3. Restate Policies

It goes without saying that when you begin a business relationship with a client, it’s essential to be open and upfront about your business policies and practices. If the client agrees to your terms, you can rest assured that they feel comfortable with your policy. Having said that, clients will for- get certain policies from time to time. Often, a gentle reminder of the agreed upon terms will be enough to calm an anxious or upset client.

When restating your policies, keep your tone patient and kind and avoid defensiveness and irritation. After all, we cannot expect our clients to memorize our policies or carry a copy of our studio guidelines with them at all times. Expect that clients will need occasional reminders. Keep your explanations brief and avoid outlining the reasons for your policies in intense detail. There is no need to justify fair business practices.

4. Maintain Professional Boundaries

Remain professional in all of your interactions! This means your demeanor and decisions should at all times be firm but fair, calm but considerate and both clarifying and affirming. You should always have the customer’s best interests at heart. At the same time, you have a business to run and cannot afford to be inconsistent in your resolutions and reactions.

5. See the Person in Front of You

Yes, this is business, not personal. And yes, you must firmly and fairly uphold your policies. But please remember that the client in front of you is a living, breathing human being. They may be having a rough day or overreacting because of a difficult situation in their life and are choosing to take their anger and unstable emotions out on you. If a client seems to be responding with disproportional frustration, remind yourself that you don’t know what they might be going through in that moment. Their negative response might be totally unrelated to the situation at hand. A little empathy can go a long way. Choose to respond with kindness.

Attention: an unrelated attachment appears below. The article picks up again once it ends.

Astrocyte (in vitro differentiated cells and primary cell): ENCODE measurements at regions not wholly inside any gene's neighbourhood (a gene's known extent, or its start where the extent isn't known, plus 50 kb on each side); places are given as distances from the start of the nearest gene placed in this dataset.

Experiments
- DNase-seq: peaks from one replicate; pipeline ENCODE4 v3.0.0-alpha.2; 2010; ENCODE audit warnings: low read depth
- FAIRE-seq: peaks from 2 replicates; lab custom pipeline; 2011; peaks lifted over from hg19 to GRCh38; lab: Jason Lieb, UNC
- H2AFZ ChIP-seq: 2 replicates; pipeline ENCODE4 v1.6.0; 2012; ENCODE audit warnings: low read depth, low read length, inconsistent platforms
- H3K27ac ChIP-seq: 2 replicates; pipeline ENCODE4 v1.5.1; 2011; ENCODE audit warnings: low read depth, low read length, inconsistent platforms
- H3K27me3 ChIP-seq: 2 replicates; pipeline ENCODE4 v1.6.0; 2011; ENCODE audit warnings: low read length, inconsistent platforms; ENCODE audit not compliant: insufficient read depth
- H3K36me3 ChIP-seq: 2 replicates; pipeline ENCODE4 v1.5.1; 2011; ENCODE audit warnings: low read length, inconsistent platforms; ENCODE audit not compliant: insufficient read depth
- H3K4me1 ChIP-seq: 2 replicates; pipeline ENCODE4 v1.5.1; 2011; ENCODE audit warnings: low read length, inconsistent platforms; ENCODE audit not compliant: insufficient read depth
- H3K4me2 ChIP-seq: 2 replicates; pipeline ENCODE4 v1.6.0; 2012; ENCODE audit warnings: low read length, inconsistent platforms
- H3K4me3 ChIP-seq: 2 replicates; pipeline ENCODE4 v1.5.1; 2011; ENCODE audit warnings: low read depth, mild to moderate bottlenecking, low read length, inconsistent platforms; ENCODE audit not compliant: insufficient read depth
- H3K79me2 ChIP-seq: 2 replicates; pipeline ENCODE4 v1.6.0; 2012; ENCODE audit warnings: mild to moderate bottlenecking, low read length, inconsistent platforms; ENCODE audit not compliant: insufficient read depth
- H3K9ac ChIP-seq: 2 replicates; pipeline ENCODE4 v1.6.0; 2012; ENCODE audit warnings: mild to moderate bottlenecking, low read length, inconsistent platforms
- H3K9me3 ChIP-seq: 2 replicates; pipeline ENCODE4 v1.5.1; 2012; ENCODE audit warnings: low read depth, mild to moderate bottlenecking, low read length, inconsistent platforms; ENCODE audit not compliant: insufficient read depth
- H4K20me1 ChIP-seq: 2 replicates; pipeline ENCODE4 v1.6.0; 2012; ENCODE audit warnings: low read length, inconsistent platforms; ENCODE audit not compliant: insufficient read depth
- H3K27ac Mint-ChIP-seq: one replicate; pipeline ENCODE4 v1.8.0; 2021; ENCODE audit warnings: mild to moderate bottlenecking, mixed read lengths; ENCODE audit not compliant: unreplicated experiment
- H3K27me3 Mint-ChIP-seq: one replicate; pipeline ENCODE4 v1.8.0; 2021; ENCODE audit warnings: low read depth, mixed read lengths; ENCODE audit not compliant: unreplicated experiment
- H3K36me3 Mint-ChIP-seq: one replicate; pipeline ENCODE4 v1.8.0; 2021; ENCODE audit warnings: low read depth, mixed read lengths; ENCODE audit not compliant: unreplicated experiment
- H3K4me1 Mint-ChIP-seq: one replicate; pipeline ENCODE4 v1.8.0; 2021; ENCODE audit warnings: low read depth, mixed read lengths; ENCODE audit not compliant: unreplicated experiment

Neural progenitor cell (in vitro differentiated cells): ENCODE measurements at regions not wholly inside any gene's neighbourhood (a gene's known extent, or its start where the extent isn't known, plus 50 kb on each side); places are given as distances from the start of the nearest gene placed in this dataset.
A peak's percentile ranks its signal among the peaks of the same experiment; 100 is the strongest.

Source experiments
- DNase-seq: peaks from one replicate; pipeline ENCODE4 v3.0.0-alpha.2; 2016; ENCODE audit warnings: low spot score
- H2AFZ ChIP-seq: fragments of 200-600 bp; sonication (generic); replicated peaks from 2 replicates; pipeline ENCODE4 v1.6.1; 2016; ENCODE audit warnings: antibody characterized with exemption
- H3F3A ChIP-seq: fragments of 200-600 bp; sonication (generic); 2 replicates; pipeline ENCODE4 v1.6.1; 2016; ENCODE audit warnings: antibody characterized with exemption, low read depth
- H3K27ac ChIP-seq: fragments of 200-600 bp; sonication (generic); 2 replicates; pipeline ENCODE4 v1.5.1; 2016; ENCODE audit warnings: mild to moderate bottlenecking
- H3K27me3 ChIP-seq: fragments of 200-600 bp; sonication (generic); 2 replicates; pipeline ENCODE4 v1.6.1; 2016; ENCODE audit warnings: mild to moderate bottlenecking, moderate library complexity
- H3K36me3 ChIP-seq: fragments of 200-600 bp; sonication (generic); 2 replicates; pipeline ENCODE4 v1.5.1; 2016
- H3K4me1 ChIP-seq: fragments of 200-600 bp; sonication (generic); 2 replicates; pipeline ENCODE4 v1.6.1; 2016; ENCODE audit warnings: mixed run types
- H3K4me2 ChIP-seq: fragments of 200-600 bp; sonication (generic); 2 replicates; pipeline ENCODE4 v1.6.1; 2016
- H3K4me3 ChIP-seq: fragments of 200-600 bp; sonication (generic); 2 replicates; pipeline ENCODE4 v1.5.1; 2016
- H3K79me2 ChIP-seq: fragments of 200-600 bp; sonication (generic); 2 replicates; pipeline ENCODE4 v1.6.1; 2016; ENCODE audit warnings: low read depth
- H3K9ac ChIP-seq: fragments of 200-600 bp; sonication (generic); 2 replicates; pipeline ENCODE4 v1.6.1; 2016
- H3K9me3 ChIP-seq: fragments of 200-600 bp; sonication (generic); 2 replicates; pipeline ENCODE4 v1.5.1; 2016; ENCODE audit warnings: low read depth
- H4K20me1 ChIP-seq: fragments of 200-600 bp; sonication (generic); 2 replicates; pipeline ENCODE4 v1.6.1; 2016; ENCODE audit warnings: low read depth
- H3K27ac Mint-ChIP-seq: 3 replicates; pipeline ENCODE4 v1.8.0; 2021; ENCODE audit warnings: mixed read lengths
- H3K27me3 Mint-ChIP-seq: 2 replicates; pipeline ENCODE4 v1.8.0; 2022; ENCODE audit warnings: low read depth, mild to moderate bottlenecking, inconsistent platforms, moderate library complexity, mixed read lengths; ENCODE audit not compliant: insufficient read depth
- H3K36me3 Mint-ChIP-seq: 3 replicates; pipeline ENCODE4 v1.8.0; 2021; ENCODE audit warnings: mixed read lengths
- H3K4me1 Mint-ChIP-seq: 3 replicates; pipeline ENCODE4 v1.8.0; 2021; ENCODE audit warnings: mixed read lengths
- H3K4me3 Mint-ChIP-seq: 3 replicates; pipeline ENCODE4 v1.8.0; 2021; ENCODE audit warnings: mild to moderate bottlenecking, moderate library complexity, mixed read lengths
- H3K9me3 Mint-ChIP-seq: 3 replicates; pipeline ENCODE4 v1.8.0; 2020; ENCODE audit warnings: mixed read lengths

6. Stay Calm in the Face of Temper Tantrums

It is, without question, disconcerting to be the subject of a temper tantrum. Refuse to be rattled! If a client tosses mean accusations your way, and you know that you’ve been fair in your dealings with them, you have no reason to feel hurt or ashamed. This is unacceptable and manipulative behavior, and it reflects poorly on the client, not you.

7. Keep Respect a Part of Every Interaction

What about that famous slogan, “the customer is always right”? In my experience, the customer is not always right! But the customer does deserve our respect, even if it hasn’t been earned. After all, “Virtually nothing else is as important as how one is made to feel in any business transaction” (Meyer 2010, 11). Showing respect in our inter- actions is part of good business, and it is part of being a kind person.

In our line of work as independent studio owners, often with little to no business training, it is easy to perceive difficult conversations as conflict, when often they are neutral in nature. But whether a client is combatant or calm, seeing the person in front of us and affirming their needs while respectfully upholding our policies, approaching each situation with kindness and de-escalating conflict with grace, will reflect well on your character as a professional educator. Our positive impact will increase by eliciting “passion, positivity, and a willingness to go the extra mile in all interactions” (Cutler 2010, 37). When you let go of the fear that accompanies people-pleasing and, instead, embrace a confident approach to customer service, you will find yourself truly beginning to flourish as a small business owner.


Cutler, David. 2010. The Savvy Musician: Building a Career, Earning a Living & Making a Difference. Pittsburgh, PA: Helius Press.

Meyer, Danny. 2010. Setting the Table. New York, NY: Harper Collins Publishers.

Janelle Scott


Janelle Scott believes that both enjoyment and excellence should be equally emphasized in each music lesson, and she focuses on developing imagination and creativity alongside technical and artistic excellence.